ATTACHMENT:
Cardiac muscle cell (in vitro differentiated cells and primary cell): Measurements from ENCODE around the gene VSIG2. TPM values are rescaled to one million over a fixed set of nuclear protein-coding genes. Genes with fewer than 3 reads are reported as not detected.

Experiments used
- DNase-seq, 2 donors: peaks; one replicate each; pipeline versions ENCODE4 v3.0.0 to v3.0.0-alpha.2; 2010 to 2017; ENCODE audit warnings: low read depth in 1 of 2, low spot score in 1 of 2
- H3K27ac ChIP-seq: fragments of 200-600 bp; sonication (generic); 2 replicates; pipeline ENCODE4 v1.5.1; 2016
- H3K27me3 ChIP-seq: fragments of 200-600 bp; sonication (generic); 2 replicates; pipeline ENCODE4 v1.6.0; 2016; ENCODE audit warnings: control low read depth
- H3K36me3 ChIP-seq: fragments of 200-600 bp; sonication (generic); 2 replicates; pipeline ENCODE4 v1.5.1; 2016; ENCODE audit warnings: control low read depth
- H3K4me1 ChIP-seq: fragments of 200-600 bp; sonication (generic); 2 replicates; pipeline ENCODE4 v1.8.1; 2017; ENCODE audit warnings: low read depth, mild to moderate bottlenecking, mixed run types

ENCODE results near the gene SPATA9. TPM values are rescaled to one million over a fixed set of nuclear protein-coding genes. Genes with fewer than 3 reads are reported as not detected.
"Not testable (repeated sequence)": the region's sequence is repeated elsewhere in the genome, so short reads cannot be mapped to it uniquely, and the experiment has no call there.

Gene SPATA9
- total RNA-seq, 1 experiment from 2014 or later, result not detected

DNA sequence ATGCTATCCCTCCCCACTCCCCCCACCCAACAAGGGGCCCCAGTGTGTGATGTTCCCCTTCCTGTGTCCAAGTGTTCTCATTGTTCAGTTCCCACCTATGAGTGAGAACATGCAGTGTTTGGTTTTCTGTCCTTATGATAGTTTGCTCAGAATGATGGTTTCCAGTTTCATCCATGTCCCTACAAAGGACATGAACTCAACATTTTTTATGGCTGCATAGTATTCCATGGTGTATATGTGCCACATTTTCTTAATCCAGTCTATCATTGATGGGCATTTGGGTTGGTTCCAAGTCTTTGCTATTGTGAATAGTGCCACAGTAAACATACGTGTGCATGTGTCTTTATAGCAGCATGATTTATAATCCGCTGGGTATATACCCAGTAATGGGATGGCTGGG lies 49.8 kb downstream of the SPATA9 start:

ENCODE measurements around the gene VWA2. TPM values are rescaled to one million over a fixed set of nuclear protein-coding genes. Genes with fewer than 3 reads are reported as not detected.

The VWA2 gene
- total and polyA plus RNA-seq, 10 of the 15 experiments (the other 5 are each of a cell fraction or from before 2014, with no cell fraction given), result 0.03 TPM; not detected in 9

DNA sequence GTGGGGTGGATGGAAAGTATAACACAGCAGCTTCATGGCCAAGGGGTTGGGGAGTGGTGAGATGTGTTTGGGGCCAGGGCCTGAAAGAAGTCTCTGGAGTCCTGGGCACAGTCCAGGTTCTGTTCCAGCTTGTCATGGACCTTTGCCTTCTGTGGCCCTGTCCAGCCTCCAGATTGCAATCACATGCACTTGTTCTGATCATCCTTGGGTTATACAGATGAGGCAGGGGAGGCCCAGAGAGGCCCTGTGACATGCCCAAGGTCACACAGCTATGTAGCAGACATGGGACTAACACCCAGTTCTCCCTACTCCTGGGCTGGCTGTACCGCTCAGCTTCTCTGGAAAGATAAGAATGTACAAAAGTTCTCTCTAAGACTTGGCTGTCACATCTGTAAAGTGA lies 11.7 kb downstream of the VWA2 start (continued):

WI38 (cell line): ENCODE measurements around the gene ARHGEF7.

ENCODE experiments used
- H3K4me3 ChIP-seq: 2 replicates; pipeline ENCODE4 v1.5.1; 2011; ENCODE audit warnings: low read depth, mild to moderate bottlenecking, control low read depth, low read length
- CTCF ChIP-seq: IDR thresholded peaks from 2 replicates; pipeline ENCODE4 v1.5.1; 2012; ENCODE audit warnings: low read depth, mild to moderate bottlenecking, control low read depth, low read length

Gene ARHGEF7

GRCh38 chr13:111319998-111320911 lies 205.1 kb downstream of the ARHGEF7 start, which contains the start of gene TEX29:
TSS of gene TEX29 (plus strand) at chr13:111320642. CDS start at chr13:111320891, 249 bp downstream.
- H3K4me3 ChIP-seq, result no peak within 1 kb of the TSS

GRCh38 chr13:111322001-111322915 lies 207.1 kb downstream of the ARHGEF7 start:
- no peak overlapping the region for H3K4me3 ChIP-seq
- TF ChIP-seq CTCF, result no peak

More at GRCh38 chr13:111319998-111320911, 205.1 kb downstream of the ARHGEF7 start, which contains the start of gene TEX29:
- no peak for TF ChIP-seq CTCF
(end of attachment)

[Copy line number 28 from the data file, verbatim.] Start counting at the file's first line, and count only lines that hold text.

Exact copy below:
More at GRCh38 chr13:111319998-111320911, 205.1 kb downstream of the ARHGEF7 start, which contains the start of gene TEX29: